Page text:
Do you have 3 years or less post-doctoral research experience and want to conduct innovative research of your own instigation?
Research Fellowships in Science and Engineering are intended to give scientists or engineers of exceptional promise the opportunity for early independence with the objective of contributing to the knowledge base required for a healthy and innovative national culture. These fellowships are open to all nationalities, usually intending to carry out research at a UK institution.
Around 10 awards are made each year, one of which is designated the Brunel Fellowship. Applications from qualified engineering researchers are particular encouraged and the Brunel Fellowship is specifically reserved for them.
Applications are now closed and will re-open in October.
“The 1851 Fellowship has been one of the defining aspects of my academic career. It has allowed me to focus on developing my own research program, which will form the basis of my work for years to come, and has been instrumental in establishing my career and research profile. I am truly grateful.” Dr Tom Montenegro-Johnson, Research Fellow 2014
“The 1851 Fellowship gave me the best ever start to my independent career. Not only did it help me to make friends across disciplines with other 1851 awardees of my time, but it helped me connect with the incredible previous Fellows. It helped me identify commonalities of character, attitudes and perspectives of thought-leaders in science that I have tried to nurture in my own approach.” Professor Yamuna Krishnan, Research Fellow 2002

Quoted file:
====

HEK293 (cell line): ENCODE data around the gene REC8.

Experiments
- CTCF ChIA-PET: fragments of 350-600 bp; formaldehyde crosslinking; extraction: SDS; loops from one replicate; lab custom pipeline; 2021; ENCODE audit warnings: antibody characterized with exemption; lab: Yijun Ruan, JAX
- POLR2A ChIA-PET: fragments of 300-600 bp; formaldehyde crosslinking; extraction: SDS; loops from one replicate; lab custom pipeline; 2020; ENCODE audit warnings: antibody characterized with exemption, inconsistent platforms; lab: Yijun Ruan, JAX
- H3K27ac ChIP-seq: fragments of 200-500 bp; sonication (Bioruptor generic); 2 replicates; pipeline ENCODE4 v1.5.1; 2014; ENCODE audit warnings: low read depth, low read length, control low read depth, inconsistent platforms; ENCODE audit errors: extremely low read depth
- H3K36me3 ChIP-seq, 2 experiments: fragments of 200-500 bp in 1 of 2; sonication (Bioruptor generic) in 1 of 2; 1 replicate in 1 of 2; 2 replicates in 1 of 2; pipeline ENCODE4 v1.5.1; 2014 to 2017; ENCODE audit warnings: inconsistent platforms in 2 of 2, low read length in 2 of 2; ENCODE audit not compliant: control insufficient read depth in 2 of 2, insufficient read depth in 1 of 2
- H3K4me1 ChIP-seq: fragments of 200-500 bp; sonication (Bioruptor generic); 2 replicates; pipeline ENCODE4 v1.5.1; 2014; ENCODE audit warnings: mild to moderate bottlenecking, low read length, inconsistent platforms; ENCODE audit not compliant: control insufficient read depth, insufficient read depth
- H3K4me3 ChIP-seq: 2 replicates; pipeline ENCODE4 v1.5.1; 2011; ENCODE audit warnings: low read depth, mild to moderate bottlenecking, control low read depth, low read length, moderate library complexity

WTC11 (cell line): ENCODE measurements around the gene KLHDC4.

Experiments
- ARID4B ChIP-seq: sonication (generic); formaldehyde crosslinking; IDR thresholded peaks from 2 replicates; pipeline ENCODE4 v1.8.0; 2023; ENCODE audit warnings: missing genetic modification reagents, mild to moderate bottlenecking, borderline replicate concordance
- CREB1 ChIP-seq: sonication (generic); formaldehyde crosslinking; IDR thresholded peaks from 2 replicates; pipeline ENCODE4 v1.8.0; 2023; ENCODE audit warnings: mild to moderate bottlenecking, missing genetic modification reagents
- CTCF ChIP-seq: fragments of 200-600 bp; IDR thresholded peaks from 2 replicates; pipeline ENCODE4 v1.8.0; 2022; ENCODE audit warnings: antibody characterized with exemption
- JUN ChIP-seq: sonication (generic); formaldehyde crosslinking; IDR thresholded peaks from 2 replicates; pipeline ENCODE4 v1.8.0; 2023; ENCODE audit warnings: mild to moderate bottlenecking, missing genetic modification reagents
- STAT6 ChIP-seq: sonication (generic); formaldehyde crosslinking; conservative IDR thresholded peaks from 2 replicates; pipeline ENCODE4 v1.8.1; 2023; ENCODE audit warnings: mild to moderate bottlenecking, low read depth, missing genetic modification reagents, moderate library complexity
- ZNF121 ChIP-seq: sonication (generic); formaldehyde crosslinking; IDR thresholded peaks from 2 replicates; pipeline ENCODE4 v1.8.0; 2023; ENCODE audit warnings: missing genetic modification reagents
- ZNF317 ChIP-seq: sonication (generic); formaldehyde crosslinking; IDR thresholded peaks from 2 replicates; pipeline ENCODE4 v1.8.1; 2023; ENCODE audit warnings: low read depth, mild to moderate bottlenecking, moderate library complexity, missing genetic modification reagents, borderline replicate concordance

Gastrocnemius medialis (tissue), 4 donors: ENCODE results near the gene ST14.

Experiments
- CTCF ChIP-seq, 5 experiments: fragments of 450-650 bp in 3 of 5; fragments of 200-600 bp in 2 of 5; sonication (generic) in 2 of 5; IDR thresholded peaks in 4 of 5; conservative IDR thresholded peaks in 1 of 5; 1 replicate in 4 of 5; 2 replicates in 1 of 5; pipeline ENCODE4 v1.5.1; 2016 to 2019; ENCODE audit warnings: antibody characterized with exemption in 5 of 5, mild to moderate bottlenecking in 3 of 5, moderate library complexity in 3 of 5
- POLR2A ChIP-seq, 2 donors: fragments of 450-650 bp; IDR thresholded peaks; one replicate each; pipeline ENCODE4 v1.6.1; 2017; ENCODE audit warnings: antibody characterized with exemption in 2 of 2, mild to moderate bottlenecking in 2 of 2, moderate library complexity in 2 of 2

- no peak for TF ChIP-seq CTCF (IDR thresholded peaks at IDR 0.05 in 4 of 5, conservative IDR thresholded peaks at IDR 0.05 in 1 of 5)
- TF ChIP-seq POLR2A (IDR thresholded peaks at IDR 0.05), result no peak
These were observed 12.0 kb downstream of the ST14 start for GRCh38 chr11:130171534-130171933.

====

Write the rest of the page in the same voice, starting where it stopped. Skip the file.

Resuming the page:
“The 1851 Fellowship really provided a platform for me to launch my independent research career. There is no doubt that, without it, I wouldn’t be where I am today.” Dr Rhodri Davies, Research Fellow 2008
Do you want to pursue a PhD without leaving your job or perhaps you want to collaborate with industry on research?
The aim of the scheme is to encourage profitable innovation and creativity in British Industry – to the mutual benefit of the Fellow and his or her sponsoring company. Projects in any science or engineering discipline will be considered.
These prestigious Fellowships are awarded to selected, exceptional graduates with the potential to make an outstanding contribution to Industry for a programme of doctoral level research. They are open to company employed candidates or nominated Doctoral Centre / CASE candidates.
Around 10 awards are made each year, one of which is designated the ERA Foundation Fellow for the electro-technology sector.
Applications are now closed and will re-open in October.
“The Industrial Fellowship has been a great way to gain innovative advantage with the limited resources inherent to SMEs. It gave us control over the research being conducted and ownership of new IP. In fact, we’ve patented five new technologies as a direct result of the Fellowship”. Dr Ian Towle, Ketonex
“Unlike a conventional PhD, the Industrial Fellowship has allowed us to develop a project that was directly tied to company aims, because the Fellow is employed by us throughout. This has really helped in the development of our competitive advantage”. Brian Butchart, SIRAKOSS
“The Industrial Fellowship has been a fantastic opportunity. It has given me the freedom to take something that I was interested in researching and take it to the next level, whilst retaining a salary and strong tie to industry.” Jordan Conway, Industrial Fellow with SIRAKOSS and the University of Aberdeen.
Are you an engineer with entrepreneurial flair?